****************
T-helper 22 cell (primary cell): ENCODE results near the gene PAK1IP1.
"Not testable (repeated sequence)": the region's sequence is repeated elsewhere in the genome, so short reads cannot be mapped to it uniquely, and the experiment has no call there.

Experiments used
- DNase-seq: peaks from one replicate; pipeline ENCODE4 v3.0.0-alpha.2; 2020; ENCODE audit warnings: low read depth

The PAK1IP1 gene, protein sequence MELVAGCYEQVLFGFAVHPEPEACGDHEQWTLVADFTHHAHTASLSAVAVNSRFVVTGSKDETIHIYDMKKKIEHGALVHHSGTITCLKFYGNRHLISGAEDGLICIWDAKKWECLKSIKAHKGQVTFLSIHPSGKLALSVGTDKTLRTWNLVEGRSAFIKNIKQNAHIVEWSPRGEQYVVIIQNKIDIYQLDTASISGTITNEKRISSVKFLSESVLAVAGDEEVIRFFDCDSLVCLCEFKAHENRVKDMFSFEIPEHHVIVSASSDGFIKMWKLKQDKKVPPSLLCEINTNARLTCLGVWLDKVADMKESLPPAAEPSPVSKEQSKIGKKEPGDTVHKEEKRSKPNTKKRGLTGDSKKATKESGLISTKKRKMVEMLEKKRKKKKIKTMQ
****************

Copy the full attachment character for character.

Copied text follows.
T-helper 22 cell (primary cell): ENCODE results near the gene PAK1IP1.
"Not testable (repeated sequence)": the region's sequence is repeated elsewhere in the genome, so short reads cannot be mapped to it uniquely, and the experiment has no call there.

Experiments used
- DNase-seq: peaks from one replicate; pipeline ENCODE4 v3.0.0-alpha.2; 2020; ENCODE audit warnings: low read depth

The PAK1IP1 gene, protein sequence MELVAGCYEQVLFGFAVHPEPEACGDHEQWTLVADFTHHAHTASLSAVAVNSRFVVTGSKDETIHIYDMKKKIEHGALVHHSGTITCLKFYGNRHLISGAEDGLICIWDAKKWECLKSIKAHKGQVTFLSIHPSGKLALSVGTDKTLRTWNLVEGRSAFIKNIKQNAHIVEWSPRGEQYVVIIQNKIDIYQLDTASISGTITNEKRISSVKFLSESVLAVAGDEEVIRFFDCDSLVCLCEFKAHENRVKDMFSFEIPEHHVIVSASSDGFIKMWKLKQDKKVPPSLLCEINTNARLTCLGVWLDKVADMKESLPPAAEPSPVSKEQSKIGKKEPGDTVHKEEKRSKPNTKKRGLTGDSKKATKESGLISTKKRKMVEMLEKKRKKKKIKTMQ